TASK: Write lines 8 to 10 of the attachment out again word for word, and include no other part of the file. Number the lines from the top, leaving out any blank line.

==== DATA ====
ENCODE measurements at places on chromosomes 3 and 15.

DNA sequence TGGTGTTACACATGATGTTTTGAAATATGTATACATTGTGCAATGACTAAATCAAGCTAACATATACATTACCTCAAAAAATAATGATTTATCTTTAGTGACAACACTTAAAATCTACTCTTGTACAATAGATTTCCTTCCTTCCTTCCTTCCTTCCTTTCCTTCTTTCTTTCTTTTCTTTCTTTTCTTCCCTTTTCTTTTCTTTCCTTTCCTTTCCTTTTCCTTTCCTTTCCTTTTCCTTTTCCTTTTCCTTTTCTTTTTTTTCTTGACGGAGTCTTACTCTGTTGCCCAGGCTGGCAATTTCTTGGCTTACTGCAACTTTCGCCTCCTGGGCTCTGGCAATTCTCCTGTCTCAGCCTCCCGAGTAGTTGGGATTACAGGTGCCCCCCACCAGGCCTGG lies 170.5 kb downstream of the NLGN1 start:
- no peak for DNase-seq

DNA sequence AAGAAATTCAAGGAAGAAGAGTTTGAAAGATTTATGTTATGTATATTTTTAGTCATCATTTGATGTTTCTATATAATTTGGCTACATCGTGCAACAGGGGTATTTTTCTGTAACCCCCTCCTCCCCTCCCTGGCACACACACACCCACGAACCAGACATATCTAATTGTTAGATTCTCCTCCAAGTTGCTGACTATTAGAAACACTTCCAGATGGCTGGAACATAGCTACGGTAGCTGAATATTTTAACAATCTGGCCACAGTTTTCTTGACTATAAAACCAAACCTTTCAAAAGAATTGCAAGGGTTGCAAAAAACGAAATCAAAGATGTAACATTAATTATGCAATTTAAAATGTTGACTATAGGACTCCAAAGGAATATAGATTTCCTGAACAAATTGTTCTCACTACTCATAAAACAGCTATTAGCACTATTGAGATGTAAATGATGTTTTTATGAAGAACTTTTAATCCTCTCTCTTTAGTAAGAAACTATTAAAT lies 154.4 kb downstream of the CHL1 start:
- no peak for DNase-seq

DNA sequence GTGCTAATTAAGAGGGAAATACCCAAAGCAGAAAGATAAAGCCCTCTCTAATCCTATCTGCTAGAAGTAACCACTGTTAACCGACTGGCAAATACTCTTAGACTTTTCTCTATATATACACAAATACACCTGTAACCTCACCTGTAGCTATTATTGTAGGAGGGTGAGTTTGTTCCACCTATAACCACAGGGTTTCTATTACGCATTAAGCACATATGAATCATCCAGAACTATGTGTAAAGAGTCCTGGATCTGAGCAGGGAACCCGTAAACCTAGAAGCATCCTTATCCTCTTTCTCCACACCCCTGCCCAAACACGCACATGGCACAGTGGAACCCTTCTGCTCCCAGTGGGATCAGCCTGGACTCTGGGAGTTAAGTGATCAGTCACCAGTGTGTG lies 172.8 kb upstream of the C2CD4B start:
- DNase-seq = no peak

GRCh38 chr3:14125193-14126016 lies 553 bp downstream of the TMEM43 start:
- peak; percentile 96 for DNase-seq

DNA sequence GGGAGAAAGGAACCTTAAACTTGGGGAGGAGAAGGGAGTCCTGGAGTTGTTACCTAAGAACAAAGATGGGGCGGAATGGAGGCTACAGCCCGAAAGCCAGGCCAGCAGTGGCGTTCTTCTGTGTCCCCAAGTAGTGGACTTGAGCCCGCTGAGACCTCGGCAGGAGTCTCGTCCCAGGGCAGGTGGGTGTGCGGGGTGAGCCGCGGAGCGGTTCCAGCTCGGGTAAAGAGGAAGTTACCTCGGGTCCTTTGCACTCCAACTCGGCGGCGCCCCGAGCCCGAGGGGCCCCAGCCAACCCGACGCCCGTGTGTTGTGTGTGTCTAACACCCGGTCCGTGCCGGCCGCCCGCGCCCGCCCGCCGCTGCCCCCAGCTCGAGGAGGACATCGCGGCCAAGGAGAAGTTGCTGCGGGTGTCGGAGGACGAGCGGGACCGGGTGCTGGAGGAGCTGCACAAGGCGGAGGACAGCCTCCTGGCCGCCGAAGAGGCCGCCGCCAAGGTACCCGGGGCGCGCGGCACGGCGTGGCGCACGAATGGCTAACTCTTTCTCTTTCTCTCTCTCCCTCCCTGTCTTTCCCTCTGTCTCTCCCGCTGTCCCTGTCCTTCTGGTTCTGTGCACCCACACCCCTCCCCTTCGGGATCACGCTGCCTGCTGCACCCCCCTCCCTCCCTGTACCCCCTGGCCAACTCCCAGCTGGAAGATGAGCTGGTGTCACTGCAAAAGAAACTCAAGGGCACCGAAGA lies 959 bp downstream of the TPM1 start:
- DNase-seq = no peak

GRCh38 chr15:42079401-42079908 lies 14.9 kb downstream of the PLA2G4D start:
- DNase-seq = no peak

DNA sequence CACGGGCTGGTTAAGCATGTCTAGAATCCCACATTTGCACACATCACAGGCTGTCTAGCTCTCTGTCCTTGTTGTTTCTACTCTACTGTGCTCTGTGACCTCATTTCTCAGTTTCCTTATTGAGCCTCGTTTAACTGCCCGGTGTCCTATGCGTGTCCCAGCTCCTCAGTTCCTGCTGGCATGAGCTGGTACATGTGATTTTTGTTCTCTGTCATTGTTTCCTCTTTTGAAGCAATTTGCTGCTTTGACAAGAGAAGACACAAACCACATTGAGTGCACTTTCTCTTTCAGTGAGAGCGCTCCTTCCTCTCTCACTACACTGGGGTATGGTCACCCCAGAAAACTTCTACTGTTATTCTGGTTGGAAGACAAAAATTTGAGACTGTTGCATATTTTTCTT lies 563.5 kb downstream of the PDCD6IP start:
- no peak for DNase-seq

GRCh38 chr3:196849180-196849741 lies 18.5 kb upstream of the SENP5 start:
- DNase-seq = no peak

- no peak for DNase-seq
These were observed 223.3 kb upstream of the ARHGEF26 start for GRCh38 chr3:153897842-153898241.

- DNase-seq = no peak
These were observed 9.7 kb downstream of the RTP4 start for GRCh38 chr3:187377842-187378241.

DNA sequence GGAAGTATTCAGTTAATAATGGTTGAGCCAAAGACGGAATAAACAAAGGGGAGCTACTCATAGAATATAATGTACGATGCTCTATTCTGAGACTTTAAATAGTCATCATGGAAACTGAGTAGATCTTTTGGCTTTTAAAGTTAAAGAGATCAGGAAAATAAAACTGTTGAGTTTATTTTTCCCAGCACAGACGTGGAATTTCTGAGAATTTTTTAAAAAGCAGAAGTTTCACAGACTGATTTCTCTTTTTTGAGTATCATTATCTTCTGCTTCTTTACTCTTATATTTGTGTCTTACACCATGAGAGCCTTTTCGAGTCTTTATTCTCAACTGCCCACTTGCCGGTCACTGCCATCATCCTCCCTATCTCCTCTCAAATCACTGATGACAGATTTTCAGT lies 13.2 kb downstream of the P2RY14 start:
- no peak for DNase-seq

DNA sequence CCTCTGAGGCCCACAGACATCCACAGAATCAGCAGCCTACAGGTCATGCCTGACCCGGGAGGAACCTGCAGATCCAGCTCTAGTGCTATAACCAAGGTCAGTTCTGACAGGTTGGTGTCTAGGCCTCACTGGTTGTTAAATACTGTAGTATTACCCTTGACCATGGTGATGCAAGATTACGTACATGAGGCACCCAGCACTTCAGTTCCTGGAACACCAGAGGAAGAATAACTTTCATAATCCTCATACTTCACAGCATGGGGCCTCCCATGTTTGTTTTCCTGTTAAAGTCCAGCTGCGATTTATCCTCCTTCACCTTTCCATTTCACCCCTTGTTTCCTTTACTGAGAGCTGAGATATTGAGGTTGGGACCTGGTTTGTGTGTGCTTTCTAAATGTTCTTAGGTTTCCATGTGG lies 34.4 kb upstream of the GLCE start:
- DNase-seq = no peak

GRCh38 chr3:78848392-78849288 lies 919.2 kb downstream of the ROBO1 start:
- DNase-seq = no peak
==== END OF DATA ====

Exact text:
GRCh38 chr3:14125193-14126016 lies 553 bp downstream of the TMEM43 start:
- peak; percentile 96 for DNase-seq

DNA sequence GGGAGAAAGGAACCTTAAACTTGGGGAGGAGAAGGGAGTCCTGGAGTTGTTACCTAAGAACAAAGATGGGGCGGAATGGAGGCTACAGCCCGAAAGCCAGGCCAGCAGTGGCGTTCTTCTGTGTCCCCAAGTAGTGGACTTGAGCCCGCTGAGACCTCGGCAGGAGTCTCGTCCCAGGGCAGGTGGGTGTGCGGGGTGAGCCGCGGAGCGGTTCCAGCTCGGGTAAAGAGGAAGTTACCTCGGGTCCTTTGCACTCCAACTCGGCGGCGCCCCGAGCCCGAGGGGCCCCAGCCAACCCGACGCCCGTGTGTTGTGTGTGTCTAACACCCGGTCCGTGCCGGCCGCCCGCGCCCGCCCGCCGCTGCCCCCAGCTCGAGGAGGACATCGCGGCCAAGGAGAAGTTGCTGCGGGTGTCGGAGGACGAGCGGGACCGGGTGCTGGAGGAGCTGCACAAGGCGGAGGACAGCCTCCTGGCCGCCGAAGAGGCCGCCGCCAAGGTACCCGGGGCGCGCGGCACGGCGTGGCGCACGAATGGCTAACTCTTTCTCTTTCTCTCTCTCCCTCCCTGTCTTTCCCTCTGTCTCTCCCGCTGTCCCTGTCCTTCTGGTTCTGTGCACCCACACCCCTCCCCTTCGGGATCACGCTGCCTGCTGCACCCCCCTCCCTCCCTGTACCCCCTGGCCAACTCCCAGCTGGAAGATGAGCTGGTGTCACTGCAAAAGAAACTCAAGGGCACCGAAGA lies 959 bp downstream of the TPM1 start: